O-Level English

PSLE marks the graduation of Primary school students and their entry into Secondary schools as teenagers. Discuss all issues about Secondary schooling here.
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ongstarling
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Re: O-Level English

Post by ongstarling » Thu Dec 28, 2017 11:28 am

mum422 wrote:hi all. just to share my daughter's tutor's article. I think it'll be useful for o-level candidates!

https://usefulenglishtutor.wordpress.co ... -mistakes/
Hi any idea whether this tutor conducts class for Sec1 student? Foundation is relatively weak and will definitely need a few years to build up. Any parents had any comments on the classes? Kindly share if any or PM me if more convenient. Thanks!

kiasumom1
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Re: O-Level English

Post by kiasumom1 » Mon Jan 08, 2018 3:17 pm

Been reading her guides like
https://usefulenglishtutor.wordpress.co ... ng-skills/
https://usefulenglishtutor.wordpress.co ... -studying/
https://usefulenglishtutor.wordpress.co ... ing-speed/
https://usefulenglishtutor.wordpress.co ... rful-tips/

I think overall this tutor is quite different in her approach of teaching English compared to school teachers. Her approach seems to tackle fundamental weaknesses first before layering other advance stuff. Guess I'll put my 1st girl on a trial first since her English is quite weak.

happyfeet20001
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Re: O-Level English

Post by happyfeet20001 » Wed Jan 10, 2018 1:25 pm

Can PM me this Useful English Tutor's number? My sec 4 and JC boys need help with English! Thanks in advance!!!

Papabearaar
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Re: O-Level English

Post by Papabearaar » Wed Jan 10, 2018 11:03 pm

iceywind88 wrote:any recommendations? Quite desperate for a good english tutor. don't want a tutor that will come and read from the textbook only.
Hi there
I hope you have found suitable tutor. Anyway I've just joined so my 2 cents worth is that you need to ensure that the tutor not only knows the syllabus and exam format inside out but also more importantly know how to teach it. If you can get an MOE trained teacher trained in Secondary school English that would be a good start. The tutor should be able to identify the strengths and areas for improvement of your child (perhaps using diagnostics test) and also know how to remedy the situation. Don't pay for someone who is just going to make your child do 10 year series and mark without explaining to your child. Your child might as well not have a tutor if that is the tutor's "teaching method".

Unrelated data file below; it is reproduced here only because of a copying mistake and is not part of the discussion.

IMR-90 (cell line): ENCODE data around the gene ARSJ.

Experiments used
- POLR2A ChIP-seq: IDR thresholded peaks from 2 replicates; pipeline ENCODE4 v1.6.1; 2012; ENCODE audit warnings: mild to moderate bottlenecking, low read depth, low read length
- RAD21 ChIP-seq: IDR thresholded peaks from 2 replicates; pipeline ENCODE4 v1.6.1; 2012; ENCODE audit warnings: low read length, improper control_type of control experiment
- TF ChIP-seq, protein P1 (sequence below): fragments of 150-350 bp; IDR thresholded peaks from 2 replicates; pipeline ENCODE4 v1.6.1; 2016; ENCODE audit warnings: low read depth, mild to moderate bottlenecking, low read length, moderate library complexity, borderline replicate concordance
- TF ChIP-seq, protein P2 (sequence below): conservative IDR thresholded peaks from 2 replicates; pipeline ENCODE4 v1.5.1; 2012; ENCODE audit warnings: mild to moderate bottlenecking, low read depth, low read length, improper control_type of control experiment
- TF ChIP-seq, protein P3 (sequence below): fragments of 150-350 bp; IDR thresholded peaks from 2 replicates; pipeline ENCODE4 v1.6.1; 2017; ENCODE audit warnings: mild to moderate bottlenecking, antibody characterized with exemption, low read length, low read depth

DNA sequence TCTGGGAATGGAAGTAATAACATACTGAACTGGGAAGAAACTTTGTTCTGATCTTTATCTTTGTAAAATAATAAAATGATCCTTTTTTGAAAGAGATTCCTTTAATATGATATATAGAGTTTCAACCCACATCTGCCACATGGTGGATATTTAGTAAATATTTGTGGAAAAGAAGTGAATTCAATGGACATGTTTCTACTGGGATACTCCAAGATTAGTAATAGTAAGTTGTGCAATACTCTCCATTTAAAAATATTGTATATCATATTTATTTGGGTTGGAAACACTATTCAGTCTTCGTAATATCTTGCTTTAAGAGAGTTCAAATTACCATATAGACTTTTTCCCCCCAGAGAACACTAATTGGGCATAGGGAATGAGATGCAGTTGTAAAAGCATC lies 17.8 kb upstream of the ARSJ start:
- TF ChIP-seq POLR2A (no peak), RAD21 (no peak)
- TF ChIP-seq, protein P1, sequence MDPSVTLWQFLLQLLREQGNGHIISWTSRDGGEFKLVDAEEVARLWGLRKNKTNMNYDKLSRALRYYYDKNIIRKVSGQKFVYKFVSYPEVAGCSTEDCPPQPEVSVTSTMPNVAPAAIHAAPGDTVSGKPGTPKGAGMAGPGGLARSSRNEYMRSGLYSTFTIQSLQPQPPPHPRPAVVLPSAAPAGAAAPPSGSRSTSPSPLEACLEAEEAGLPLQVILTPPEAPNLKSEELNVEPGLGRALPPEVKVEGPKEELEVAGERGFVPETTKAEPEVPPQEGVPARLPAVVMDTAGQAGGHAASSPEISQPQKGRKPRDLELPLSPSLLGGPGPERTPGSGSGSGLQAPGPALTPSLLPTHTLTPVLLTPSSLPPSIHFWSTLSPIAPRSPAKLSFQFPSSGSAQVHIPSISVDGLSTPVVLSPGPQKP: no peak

Hope this helps.

amizade
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Re: O-Level English

Post by amizade » Sat Jan 13, 2018 12:35 pm

My son just got his O-level results yesterday. He surprisingly got A1 for English. Although overall results were slightly disappointing, but English had always been his weakest.

Maybe it's luck or maybe it's his English tutor (Ms Felicia - I found her from this forum too) or maybe everything just clicked at the right time for him.

Just to give my 2 cents to O-level students or parents having their children always weak in English - FEAR NOT! I know English is damn hard to learn last minute but just WORK REALLY HARD and PRAY for the best. I truly never knew my son turned his English Prelim1 C grade to an A1 in just 4 months. So if my son can do it, so can yours too!


klim360
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Re: O-Level English

Post by klim360 » Tue Mar 13, 2018 8:14 pm

For O level english, it really isn't about how good you are at english but how you answer especially for the comprehension section. My son has been topping enlgish all his life, but when it came to secondary school comprehension he flunked like mad, got a B3 for O level english.